Titus came up with another worthwhile modification as a result of doing some experimentation with a Honda 225 4 stroke. The Honda is not real great in the torque department which causes the acceleration to suffer. He found a trick way of reducing the holeshot time. On their test boat the acceleration time for the big Honda was 8 seconds. Granted, this is a big, heavy engine and not the #1 choice for any drag racer, however, reduced acceleration times are always nice. Drag racers and others have always known that a “whale tail” aids in planning and reduces acceleration times. Titus took the standard cavitation plate and added slightly turned down edges. His test Honda went from an acceleration time of 8 seconds down to 3 ˝.
So how much do these modifications cost? A standard nosecone on a stock Mercury 200 case without the torque tab runs $425 plus shipping. A welded on or fiberglass torque tab is an additional $50 when combined with a nosecone. A CLE or Sportmaster mod is $600 plus shipping. The cavitation plate turndown runs $125 plus shipping. These prices include painting. The paint, by the way, is covered by a 1 year warranty against peeling off - not including abuse. For prices on a torque tab alone or other applications or combinations, give Titus a call.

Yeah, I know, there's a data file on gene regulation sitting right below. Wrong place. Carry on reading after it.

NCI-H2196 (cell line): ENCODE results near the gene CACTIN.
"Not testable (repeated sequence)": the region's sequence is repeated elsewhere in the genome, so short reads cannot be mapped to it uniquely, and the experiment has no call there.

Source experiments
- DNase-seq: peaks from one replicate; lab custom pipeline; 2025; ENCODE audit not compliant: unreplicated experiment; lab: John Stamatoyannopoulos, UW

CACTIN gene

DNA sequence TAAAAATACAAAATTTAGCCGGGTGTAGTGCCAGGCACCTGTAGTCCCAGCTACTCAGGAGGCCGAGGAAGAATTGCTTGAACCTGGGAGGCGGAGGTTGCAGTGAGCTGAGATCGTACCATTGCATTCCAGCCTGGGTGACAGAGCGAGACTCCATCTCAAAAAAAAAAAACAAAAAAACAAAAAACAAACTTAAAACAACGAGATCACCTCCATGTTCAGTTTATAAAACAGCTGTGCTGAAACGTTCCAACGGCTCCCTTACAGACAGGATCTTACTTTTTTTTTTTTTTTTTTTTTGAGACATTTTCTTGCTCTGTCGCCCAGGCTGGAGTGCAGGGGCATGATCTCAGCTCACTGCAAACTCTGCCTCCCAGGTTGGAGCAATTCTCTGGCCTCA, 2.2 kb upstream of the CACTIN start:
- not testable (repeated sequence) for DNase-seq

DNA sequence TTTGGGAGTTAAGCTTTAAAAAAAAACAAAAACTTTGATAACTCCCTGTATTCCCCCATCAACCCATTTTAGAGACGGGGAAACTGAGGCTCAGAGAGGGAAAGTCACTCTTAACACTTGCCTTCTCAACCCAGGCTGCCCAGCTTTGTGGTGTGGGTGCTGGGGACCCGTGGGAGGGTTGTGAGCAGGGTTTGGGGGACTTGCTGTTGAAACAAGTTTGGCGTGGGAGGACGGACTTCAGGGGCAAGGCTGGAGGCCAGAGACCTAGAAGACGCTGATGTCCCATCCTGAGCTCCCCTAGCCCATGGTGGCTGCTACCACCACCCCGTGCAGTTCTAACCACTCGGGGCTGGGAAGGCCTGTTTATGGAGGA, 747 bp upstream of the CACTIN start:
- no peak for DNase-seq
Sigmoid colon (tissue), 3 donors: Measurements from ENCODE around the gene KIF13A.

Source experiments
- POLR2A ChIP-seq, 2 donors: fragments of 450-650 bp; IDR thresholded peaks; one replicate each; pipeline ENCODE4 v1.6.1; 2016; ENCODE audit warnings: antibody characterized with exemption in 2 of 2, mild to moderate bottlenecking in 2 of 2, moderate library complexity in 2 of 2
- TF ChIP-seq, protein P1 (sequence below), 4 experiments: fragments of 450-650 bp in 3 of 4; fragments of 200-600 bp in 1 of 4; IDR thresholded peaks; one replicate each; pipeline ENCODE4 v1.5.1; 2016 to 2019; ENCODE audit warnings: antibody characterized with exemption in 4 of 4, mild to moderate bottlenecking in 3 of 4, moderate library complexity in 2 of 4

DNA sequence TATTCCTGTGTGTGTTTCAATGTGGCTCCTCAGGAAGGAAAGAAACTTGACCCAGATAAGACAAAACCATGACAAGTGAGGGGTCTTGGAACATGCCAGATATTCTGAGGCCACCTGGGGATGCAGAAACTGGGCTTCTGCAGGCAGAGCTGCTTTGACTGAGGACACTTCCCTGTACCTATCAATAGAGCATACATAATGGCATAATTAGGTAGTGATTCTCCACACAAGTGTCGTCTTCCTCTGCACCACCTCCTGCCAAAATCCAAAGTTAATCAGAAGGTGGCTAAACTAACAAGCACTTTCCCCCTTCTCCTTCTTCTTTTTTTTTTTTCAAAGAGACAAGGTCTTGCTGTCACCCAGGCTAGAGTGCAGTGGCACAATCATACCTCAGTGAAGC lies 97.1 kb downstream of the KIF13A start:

are other shops out there that can install nosecones for less money, but if
you want the finest quality workmanship and performance improvements that
are second to none, Titus Grisham at Custom Marine & Welding is the only
place to go. You really need to see one of his gearcases to appreciate the
work he does. And besides his innovative fiberglass torque tabs and
cavitation plate mods, he has some more new ideas that will be available as
soon as the patent process is complete. Give Titus a call – you won’t be
professional high performance engine building, repair, and boat rigging,